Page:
There is however a machine answer to this as well. The biometric machines could be programmed to open the main and only gateway to the office complex, therefore recording every entry and exit by all employees. This of course is used in corporate offices where there are needs to monitor attendance of employees closely. The Telegraph office in Kolkata for instance uses this effectively, and it is imaginable how convenient this would be for as in any media house there are employees who do desk job, therefore are required to remain fixed in office during their office hours, and those who do field work who too must attend office after their field works but not necessarily in a regimented fashion as those on desk duty. There will also be a gatekeeper who can either by biometric identification or else by a special card, open the door for visitors, therefore also electronically keep track of the number and identity of visitors too. The Manipur government could also mull introducing a similar system suitable to its need, to ensure nobody can stay away from their work desk without permission anytime during work hours.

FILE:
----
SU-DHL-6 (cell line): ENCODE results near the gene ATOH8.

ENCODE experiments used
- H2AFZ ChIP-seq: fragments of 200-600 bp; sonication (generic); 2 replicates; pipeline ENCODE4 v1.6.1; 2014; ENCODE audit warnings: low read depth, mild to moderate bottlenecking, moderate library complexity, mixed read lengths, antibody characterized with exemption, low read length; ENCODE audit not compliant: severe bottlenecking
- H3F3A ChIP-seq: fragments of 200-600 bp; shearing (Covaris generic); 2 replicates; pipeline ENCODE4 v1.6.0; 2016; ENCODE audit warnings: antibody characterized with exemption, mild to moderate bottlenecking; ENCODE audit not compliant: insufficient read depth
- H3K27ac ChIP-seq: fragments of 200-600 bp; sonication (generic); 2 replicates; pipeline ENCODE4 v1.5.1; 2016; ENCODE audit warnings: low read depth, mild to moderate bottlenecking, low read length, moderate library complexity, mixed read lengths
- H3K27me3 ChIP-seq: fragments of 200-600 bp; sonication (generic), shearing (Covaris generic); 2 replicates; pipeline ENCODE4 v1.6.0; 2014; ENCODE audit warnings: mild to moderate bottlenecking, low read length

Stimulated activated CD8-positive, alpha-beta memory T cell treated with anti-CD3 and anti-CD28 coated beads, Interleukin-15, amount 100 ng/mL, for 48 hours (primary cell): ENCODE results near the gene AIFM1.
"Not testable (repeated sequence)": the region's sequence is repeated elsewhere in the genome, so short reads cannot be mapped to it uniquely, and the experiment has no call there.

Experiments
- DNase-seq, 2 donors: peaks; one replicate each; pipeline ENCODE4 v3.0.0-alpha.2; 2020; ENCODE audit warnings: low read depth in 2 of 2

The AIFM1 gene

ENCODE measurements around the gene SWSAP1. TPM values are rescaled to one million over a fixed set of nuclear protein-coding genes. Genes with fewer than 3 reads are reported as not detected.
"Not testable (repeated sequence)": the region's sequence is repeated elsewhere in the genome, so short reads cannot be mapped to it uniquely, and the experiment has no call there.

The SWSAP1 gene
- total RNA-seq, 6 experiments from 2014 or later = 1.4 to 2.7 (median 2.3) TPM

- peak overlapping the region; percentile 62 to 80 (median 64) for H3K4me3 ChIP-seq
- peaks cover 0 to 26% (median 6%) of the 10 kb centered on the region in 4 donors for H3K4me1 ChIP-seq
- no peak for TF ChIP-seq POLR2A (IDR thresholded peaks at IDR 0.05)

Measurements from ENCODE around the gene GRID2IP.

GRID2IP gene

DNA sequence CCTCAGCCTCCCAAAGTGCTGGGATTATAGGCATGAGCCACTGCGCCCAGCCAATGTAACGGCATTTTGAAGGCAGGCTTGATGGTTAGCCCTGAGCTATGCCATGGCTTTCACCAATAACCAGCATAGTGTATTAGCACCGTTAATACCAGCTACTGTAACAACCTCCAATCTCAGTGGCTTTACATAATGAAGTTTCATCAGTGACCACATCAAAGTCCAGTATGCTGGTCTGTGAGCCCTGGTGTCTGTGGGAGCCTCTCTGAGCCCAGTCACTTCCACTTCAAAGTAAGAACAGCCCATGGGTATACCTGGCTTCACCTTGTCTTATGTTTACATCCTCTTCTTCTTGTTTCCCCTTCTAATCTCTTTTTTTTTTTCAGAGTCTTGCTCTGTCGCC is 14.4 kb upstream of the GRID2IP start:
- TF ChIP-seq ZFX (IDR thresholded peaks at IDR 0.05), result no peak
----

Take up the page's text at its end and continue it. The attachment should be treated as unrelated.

I had taken the example of a media house to alert the government on certain redundancies in its approach to disciplining office attendance. Media houses broadly have two sets of employees. Just to take the news section, and not the production and advertisement staff etc., there are the desk staff largely consisting of sub-editors and editors, and there are the reporters and correspondents who divide their time between field and office. For the desk staff, it is perfectly sane to have them attend office during fixed office hours. However, for the reporting staff, there are no fixed timings for their assignments, for news worthy events can develop any time. They are required to come to office regularly, but the timing is a little flexible and depends on the time and places of their assignments during each day. For them, enforcing a rigid attendance norm can prove counterproductive.